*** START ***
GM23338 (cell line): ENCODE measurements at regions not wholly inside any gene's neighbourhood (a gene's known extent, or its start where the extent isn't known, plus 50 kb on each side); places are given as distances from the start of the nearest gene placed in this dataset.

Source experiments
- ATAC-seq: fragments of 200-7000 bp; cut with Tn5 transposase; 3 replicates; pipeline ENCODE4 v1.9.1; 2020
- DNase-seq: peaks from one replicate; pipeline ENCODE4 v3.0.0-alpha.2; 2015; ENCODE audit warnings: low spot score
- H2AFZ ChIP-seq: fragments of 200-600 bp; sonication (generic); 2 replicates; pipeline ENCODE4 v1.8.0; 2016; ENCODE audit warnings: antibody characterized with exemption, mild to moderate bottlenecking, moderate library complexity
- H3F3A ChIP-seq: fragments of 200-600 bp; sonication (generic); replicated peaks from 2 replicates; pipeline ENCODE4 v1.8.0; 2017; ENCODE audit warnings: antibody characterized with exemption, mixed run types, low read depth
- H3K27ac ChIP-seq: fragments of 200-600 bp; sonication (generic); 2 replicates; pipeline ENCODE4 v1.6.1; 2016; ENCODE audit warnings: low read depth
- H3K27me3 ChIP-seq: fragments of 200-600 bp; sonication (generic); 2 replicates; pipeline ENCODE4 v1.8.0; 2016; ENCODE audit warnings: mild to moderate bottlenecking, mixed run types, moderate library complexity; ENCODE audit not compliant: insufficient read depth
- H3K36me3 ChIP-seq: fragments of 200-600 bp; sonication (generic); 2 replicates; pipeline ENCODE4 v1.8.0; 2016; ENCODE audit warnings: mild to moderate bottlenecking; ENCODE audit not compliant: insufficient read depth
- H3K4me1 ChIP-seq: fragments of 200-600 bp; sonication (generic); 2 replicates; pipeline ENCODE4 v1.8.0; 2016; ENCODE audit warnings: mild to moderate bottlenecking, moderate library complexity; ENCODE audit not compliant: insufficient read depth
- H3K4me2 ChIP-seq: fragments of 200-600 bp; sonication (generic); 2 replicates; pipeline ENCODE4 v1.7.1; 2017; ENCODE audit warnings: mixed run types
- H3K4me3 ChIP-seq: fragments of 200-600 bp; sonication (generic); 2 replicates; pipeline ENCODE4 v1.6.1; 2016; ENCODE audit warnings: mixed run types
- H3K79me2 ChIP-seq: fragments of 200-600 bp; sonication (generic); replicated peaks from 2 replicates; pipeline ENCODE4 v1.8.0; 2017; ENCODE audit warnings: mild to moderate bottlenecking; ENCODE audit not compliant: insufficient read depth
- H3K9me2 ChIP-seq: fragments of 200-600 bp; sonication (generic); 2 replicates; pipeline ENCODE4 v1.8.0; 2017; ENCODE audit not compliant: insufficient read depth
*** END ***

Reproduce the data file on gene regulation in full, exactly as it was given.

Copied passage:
GM23338 (cell line): ENCODE measurements at regions not wholly inside any gene's neighbourhood (a gene's known extent, or its start where the extent isn't known, plus 50 kb on each side); places are given as distances from the start of the nearest gene placed in this dataset.

Source experiments
- ATAC-seq: fragments of 200-7000 bp; cut with Tn5 transposase; 3 replicates; pipeline ENCODE4 v1.9.1; 2020
- DNase-seq: peaks from one replicate; pipeline ENCODE4 v3.0.0-alpha.2; 2015; ENCODE audit warnings: low spot score
- H2AFZ ChIP-seq: fragments of 200-600 bp; sonication (generic); 2 replicates; pipeline ENCODE4 v1.8.0; 2016; ENCODE audit warnings: antibody characterized with exemption, mild to moderate bottlenecking, moderate library complexity
- H3F3A ChIP-seq: fragments of 200-600 bp; sonication (generic); replicated peaks from 2 replicates; pipeline ENCODE4 v1.8.0; 2017; ENCODE audit warnings: antibody characterized with exemption, mixed run types, low read depth
- H3K27ac ChIP-seq: fragments of 200-600 bp; sonication (generic); 2 replicates; pipeline ENCODE4 v1.6.1; 2016; ENCODE audit warnings: low read depth
- H3K27me3 ChIP-seq: fragments of 200-600 bp; sonication (generic); 2 replicates; pipeline ENCODE4 v1.8.0; 2016; ENCODE audit warnings: mild to moderate bottlenecking, mixed run types, moderate library complexity; ENCODE audit not compliant: insufficient read depth
- H3K36me3 ChIP-seq: fragments of 200-600 bp; sonication (generic); 2 replicates; pipeline ENCODE4 v1.8.0; 2016; ENCODE audit warnings: mild to moderate bottlenecking; ENCODE audit not compliant: insufficient read depth
- H3K4me1 ChIP-seq: fragments of 200-600 bp; sonication (generic); 2 replicates; pipeline ENCODE4 v1.8.0; 2016; ENCODE audit warnings: mild to moderate bottlenecking, moderate library complexity; ENCODE audit not compliant: insufficient read depth
- H3K4me2 ChIP-seq: fragments of 200-600 bp; sonication (generic); 2 replicates; pipeline ENCODE4 v1.7.1; 2017; ENCODE audit warnings: mixed run types
- H3K4me3 ChIP-seq: fragments of 200-600 bp; sonication (generic); 2 replicates; pipeline ENCODE4 v1.6.1; 2016; ENCODE audit warnings: mixed run types
- H3K79me2 ChIP-seq: fragments of 200-600 bp; sonication (generic); replicated peaks from 2 replicates; pipeline ENCODE4 v1.8.0; 2017; ENCODE audit warnings: mild to moderate bottlenecking; ENCODE audit not compliant: insufficient read depth
- H3K9me2 ChIP-seq: fragments of 200-600 bp; sonication (generic); 2 replicates; pipeline ENCODE4 v1.8.0; 2017; ENCODE audit not compliant: insufficient read depth